The three-year project, titled “Societal assumptions regarding typical personhood and their effects on reasoning development,” will obtain a total of $40,391 from the U.S. Department of Health and Human Services (HHS).
Researchers have until January 2025 to conclude the study, which began this February, to seek out what authors say could be developmental processes that drive children to believe that “White males represent the default person.”
The project posits that this belief is a pattern “rooted in the ideologies of androcentrism (centering the experiences of men) and ethnocentrism (centering the experiences of white people) prevalent in the United States.”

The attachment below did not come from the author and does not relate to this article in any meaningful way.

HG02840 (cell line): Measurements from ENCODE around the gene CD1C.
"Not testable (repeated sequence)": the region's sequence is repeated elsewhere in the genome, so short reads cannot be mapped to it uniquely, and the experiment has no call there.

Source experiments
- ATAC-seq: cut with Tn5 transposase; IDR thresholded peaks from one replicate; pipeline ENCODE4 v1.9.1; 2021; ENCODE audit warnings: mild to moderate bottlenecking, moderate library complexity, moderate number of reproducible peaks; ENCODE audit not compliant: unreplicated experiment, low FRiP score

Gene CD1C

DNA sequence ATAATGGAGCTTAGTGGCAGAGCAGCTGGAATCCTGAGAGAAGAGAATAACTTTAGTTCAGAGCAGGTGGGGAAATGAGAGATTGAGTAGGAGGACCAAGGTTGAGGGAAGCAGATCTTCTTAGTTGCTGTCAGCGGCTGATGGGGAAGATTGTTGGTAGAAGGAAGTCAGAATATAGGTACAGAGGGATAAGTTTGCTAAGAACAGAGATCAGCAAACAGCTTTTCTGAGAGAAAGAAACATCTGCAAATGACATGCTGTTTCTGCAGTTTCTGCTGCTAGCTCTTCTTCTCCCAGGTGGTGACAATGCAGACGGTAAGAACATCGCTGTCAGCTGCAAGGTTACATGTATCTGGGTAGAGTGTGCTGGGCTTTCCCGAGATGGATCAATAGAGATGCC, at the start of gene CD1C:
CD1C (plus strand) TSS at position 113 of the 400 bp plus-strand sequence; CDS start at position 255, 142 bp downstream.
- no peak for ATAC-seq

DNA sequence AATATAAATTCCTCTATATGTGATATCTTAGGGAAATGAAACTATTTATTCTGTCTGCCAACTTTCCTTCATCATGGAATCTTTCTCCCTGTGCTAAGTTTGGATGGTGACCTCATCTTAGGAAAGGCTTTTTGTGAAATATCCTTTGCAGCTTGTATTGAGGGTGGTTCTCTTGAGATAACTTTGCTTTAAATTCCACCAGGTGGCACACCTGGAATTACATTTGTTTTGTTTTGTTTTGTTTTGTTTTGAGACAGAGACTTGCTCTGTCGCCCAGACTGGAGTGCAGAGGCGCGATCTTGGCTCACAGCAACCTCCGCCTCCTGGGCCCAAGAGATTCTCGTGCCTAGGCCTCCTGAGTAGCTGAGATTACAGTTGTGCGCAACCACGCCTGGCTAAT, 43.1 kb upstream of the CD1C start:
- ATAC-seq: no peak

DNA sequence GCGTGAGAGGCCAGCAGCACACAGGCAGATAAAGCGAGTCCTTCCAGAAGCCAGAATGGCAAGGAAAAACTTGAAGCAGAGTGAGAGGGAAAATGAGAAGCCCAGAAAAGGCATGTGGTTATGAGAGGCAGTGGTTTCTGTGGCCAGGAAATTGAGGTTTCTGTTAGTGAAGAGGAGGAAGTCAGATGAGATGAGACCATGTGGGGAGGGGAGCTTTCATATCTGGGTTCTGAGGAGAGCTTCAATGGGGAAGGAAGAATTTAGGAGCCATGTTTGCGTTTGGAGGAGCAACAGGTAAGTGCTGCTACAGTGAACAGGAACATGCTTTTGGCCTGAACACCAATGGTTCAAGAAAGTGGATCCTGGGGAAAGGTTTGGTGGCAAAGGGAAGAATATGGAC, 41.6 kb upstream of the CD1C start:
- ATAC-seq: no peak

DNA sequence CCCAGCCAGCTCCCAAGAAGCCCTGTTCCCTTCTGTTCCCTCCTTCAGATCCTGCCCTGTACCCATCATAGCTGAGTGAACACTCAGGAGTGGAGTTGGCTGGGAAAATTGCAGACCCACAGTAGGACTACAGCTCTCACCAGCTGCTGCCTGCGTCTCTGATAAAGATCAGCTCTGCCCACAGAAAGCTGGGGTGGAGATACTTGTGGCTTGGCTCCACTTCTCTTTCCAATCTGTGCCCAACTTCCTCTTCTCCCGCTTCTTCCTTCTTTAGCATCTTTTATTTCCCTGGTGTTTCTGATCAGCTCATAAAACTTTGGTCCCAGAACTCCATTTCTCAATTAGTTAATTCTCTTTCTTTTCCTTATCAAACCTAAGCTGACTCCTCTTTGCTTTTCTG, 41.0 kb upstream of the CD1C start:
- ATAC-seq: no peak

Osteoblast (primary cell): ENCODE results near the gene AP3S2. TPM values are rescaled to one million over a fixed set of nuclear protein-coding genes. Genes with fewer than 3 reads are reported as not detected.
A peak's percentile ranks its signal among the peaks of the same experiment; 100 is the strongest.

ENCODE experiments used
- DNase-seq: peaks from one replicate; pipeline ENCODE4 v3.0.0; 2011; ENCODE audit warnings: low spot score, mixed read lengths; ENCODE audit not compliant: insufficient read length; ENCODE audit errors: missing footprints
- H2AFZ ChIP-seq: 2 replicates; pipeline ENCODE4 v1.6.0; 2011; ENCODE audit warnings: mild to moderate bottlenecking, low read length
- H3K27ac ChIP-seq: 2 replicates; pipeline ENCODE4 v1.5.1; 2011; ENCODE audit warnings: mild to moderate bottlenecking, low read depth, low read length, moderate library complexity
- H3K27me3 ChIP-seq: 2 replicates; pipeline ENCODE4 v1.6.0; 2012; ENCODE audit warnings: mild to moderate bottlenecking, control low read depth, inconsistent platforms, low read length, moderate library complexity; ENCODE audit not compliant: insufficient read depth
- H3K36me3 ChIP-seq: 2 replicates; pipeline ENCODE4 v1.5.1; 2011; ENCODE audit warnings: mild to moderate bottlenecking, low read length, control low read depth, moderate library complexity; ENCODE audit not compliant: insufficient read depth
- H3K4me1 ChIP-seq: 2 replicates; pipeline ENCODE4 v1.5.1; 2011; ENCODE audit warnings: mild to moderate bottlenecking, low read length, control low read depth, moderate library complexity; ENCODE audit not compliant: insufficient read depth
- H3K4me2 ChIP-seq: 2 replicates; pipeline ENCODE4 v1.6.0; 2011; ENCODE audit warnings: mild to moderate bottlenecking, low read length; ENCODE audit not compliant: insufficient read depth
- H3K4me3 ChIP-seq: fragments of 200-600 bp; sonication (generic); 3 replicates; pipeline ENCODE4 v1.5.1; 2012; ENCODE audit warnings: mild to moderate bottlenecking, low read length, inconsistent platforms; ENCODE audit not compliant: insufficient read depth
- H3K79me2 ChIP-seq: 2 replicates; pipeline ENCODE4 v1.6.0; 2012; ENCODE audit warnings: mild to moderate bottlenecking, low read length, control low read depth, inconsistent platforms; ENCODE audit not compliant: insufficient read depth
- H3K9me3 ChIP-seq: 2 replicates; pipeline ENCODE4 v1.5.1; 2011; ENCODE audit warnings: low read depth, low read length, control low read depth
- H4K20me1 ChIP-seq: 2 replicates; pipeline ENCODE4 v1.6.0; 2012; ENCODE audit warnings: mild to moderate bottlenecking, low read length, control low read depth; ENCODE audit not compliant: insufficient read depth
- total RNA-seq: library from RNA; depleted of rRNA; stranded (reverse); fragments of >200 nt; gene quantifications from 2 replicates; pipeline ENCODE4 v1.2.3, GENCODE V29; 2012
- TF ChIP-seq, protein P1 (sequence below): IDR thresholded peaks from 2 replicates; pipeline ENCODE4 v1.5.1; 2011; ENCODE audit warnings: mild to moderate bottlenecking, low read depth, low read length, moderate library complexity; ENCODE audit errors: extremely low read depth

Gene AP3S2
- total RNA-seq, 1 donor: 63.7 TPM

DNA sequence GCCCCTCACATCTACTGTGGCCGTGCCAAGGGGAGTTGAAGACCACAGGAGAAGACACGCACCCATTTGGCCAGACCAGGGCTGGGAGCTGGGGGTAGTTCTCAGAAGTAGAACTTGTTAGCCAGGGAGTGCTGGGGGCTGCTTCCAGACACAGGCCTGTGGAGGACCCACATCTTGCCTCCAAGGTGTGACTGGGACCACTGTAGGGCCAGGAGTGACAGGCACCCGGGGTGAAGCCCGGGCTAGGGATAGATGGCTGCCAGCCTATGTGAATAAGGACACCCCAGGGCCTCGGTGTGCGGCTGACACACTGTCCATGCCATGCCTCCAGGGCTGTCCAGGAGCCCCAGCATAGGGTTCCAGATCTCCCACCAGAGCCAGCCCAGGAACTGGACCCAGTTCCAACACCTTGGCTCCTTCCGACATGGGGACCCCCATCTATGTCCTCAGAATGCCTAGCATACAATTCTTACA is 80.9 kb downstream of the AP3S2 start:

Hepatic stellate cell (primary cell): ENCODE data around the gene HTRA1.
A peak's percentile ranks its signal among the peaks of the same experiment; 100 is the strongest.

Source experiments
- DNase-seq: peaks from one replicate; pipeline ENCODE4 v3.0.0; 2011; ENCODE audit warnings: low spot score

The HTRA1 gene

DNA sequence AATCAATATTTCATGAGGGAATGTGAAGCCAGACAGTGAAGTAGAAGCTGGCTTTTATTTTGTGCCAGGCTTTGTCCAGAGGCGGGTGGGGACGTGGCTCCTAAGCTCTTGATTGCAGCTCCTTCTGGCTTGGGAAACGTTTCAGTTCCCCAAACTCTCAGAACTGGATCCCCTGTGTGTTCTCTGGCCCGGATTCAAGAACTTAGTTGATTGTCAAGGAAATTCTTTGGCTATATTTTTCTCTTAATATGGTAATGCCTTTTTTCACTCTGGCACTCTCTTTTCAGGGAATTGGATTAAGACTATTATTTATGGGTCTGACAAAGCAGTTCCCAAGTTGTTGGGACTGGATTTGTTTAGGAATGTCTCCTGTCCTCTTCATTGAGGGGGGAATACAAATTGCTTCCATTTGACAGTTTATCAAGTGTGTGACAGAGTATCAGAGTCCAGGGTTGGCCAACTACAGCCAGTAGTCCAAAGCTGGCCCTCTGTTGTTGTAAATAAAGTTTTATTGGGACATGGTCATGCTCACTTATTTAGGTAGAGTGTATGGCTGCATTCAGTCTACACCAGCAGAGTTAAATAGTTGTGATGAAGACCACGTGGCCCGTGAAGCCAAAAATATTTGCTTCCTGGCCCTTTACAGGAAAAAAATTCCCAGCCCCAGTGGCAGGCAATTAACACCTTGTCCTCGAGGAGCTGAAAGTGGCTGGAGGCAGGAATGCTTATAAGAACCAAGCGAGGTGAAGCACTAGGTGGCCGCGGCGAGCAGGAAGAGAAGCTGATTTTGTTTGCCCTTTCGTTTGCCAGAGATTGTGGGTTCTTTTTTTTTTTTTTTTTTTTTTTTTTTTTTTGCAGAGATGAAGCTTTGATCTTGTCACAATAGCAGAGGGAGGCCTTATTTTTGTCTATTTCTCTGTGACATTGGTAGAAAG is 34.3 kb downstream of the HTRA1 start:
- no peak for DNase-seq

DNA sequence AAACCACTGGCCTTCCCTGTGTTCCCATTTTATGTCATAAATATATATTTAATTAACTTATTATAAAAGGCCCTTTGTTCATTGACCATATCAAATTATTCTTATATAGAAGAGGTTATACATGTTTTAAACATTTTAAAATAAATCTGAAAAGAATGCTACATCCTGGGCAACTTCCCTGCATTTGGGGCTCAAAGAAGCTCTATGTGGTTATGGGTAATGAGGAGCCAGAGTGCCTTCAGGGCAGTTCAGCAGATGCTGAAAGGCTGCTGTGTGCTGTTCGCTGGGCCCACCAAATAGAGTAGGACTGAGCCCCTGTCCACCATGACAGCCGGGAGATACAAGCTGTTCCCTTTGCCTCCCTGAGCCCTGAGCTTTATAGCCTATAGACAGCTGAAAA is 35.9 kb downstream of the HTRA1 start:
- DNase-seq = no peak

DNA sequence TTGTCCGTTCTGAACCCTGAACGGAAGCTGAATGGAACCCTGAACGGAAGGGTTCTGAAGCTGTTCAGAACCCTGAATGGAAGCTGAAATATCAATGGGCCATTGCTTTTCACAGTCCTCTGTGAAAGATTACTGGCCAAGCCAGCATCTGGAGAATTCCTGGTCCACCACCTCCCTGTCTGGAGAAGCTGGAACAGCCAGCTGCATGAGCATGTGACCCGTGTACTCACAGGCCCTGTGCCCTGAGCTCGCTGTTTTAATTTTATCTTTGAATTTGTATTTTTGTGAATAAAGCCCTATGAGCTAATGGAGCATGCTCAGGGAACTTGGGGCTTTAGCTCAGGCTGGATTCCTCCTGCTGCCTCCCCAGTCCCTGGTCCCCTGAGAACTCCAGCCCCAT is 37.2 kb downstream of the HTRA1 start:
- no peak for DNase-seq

“Despite national rises in racial and gender diversity, white men remain vastly overrepresented across a host of domains within the U.S., from media to politics, to clinical research,” the project summary reads. “Such overrepresentation poses severe costs to the rest of society.”
It adds that clinical trials historically have also put the experiences and health outcomes of white men first, rather than women, men of color, or those gender-nonconforming.
“Specifically, we need to know (a) the developmental trajectory by which children’s default representations of people begin to favor whiteness and maleness over other identities,” it says.
The National Institute of Health (NIH), the government agency that awarded the grant, told Fox News that the research will test whether this belief is established early in development, or is a reflection of their own-gender biases that may shift in middle childhood. It also said the funding is to “help postdoctoral students gain the research skills needed to eventually become independent researchers.”